Race Recap: Race to Deliver

Yesterday morning, I ran in New York Road Runner’s Race to Deliver, an event that has been held annually for the past nineteen years.

As I have mentioned previously, I am currently in the process of completing my 9+1 requirements in order to secure guaranteed entry to the 2013 New York City Marathon. So I have completed a number of races this year, but this was my first four-miler.

I had run all of my previous NYRR races at a pace above 9:00/mile, except for the Fifth Avenue Mile. So my goal for this race was to finish in under 36 minutes. I finished in 35:10 with an average pace of 8:48 per mile. Mission accomplished!

I train and race “naked”, without music or a watch, so I do not know my exact splits. NYRR is very good about placing clocks at each mile marker, and that is how I check up on my pace during races. Here is how it all played out:

I set my alarm for 6:30 AM and dressed quietly. I wisely laid out everything that I would need for the race the night before. It was 35 degrees when I woke up but due to hit close to 40 degrees at the race start, so I wore a Nike tank under a long sleeve dri-FIT top, with running crops and a fleece headband which I removed at the start of the race. I had my SPIbelt which doubled as a race belt to secure my bib in case I wanted to take my long sleeve shirt off at any point. I ate a Larabar and drank about 16 ounces of water before leaving my apartment, and purchased a water bottle on the way to the park at about 7:30 AM. I ate half of a second Larabar when I arrived at my corral.

The race was set to start at 8:30 AM on 72nd Street in the middle of Central Park. That is about a mile and half from my apartment, so I walked from my apartment to Central Park and then ran one mile in the park on the way to the start, alternating between strides and an easy jog to get myself warmed up. This was a good plan because in addition to warming up my legs, I warmed up my body just enough that I wasn’t freezing during the fifteen minutes I spent in the corral before the start of the race. Oh yeah, and I also used the ladies’ room at the Boathouse three times.

I was very familiar with the race course and with NYRR protocols, so fortunately, I wasn’t battling any nerves. I entered my corral at 8:15 and stretched and bounced around to keep warm and loose. I walked calmly toward the start and engaged in my usual pre-race mind game: check the bib color of the corral ahead of me and the corral behind me. I use this tool as my unofficial way of pacing myself through races. Every time I look to my side during a race, I want to be running alongside racers from my corral or the faster one ahead of me. If I see anyone from the corral behind me, I know it’s time to pick up the pace.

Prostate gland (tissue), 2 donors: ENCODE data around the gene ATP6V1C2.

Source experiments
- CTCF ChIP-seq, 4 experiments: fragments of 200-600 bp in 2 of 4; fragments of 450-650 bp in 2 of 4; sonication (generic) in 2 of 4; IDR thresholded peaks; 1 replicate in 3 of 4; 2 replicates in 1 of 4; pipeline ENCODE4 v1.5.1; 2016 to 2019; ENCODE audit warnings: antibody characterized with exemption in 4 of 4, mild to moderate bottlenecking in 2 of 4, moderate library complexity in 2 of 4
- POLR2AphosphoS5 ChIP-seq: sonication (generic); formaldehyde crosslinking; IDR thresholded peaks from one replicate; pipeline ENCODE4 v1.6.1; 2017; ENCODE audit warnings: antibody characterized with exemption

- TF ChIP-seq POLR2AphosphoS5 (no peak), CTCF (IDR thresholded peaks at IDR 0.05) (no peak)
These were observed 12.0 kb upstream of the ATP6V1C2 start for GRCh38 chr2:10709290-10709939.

The first mile of the course was fairly challenging. Other than being the portion of the race with the most challenging uphill (Cat Hill), it was also a pretty narrow start, as we were only able to make use of the recreation lanes. It was pretty impossible to pass people until after the first water station. Keeping a water bottle on hand kept me away from the crowds at the water station and gave me the chance to press on. That is when the course opened up. But at that point, I also had a chance to check the clock, and I was woefully behind my goal. My first mile ticked in at close to ten minutes, thanks to the crowding at the start.

I was anxious and still planning to push through. After all, this was a short race for me, and I knew I could fight through the three remaining miles if I had to. The second mile contained the longest flat portion of the course, so it was an ideal point to make up time. I ran that mile in about eight minutes, which was fantastic because it got me right back to where I wanted to be pace-wise at the midpoint of the race. I grabbed that adrenaline and charged through mile three.

Mile three was a more challenging point in the course. My legs were somewhat fatigued. You see, I don’t often run eight minute miles. I ran the Fifth Avenue Mile at 7:46, but that was just one mile. This was smack in the middle of a four mile race. In addition to that, mile three contained a series of three rolling hills. But I just kept pushing and managed to get through in under nine minutes.

The final mile of the race started out very easily, there was a slight downhill and some flat portions, so it wasn’t too difficult to pick up the pace. I was hoping for an all out sprint through mile four and could have done it, except for one thing: racers were funneled in to one very narrow lane after curving back on to 72nd Street. This led to a pile up at the finish line. It was impossible to sprint the last 200 meters. The road was impassable. It was so frustrating. I saw the seconds tick by on the finish line clock. I knew that I would still make my goal, but I also knew that I could do better.

I hope that others will raise this issue with NYRR. I know that I was not the only one annoyed with the narrowness of the course in the final stretch. A shorter race means runners will finish much closer together, and it just seemed that it was not something that had been considered. Which is odd, since they do this every.single.weekend.

But regardless, I finished with an average pace of 8:48. And as the girl who was always picked last in gym class, that’s nothing to sneeze at.

I’m so proud!

5 thoughts on “Race Recap: Race to Deliver

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